Nevertheless, the photo essay contains some intriguing images I hadn’t seen before, including one of a wooden mockup of a prototype pre-SX-70 camera. (The caption says 1960, but the mockup strongly resembles the cameras sold in the late 1960s and early 1970s.) I also did not know that Land wanted his papers and correspondence burned after his death (he passed in 1991), and the rest of his stuff burned down with his house in 2005. What a loss to history. I prefer to err on the side of preserving too much rather than too little.

More proof of the importance of optics to civilization

Once again, the week before the Nobel Prizes come out, the MacArthur Foundation has announced the winners of its “genius grants.” (Technically, these people are known as MacArthur Fellows.) And once again, the foundation has implicitly recognized the importance of optics in our society by choosing at least one Fellow from the realm of the optical sciences.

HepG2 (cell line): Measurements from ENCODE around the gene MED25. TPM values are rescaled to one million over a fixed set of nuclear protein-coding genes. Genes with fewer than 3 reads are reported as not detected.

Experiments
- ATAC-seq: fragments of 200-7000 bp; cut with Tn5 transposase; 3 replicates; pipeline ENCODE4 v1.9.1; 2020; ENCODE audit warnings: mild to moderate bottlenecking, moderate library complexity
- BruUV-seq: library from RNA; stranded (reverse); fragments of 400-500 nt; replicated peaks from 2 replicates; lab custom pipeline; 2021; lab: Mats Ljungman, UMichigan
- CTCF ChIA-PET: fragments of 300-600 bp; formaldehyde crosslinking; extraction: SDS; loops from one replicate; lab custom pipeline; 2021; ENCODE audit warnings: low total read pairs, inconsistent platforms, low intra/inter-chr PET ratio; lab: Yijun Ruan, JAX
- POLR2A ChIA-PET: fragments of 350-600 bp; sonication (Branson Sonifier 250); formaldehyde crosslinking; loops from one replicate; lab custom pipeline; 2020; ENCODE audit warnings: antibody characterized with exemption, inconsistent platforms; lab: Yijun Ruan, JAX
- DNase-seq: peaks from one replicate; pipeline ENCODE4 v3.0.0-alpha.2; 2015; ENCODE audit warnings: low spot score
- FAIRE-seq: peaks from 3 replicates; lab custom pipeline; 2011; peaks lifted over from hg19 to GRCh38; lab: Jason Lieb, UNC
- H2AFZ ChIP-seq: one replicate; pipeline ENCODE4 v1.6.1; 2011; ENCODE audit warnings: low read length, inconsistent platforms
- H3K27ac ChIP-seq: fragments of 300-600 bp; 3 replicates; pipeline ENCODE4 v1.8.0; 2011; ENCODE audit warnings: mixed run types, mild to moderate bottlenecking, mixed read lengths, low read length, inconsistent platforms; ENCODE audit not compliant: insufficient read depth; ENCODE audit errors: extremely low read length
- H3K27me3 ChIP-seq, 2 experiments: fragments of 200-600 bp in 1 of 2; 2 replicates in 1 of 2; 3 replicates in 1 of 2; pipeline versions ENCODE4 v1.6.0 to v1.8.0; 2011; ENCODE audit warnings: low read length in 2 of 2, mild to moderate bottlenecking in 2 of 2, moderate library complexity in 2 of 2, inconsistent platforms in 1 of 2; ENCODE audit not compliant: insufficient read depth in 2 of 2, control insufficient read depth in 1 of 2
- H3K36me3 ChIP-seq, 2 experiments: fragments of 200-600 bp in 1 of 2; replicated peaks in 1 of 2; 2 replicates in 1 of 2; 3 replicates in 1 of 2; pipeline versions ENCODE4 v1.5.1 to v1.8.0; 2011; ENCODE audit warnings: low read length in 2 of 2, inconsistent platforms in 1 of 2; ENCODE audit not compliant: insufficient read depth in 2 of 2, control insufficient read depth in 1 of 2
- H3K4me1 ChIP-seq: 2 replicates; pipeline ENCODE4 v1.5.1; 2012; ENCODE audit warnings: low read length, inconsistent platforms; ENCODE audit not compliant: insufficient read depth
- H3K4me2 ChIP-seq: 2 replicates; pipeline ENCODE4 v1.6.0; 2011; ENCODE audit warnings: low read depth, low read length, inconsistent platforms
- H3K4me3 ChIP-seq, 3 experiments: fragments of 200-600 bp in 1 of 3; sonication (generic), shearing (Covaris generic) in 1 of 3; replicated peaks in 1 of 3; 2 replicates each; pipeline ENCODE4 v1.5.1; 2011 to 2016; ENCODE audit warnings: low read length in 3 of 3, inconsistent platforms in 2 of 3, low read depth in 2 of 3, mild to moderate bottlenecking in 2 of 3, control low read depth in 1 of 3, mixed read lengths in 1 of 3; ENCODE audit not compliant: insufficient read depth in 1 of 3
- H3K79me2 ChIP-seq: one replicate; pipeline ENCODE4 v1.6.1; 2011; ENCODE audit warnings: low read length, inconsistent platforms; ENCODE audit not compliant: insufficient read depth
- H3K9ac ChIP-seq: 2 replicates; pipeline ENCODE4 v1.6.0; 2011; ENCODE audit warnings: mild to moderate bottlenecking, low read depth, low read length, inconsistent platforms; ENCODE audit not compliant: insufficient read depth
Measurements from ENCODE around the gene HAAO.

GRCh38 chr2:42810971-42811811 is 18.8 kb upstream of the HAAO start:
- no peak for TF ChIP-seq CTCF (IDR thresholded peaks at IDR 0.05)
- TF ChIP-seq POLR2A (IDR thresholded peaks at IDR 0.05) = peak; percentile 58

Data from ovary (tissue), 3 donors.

This year, the “genius” scientist from optics is Olivier Guyon of the University of Arizona, an institution well known for both astronomy and optics — and, indeed, Guyon holds a joint appointment in those two fields. He’s keenly interested in the search for planets outside our solar system. To that end, he has been the lead developer of a new coronagraphic technique called “phase-induced aperture apodization,” which blocks the light from the central star of a potential  exoplanet system more efficiently than other systems. What’s even more exciting is that he wants to lower the cost of this technique (which involves some highly aspheric lenses) so that schoolchildren and amateur astronomers can join the hunt for other worlds. Very exciting stuff!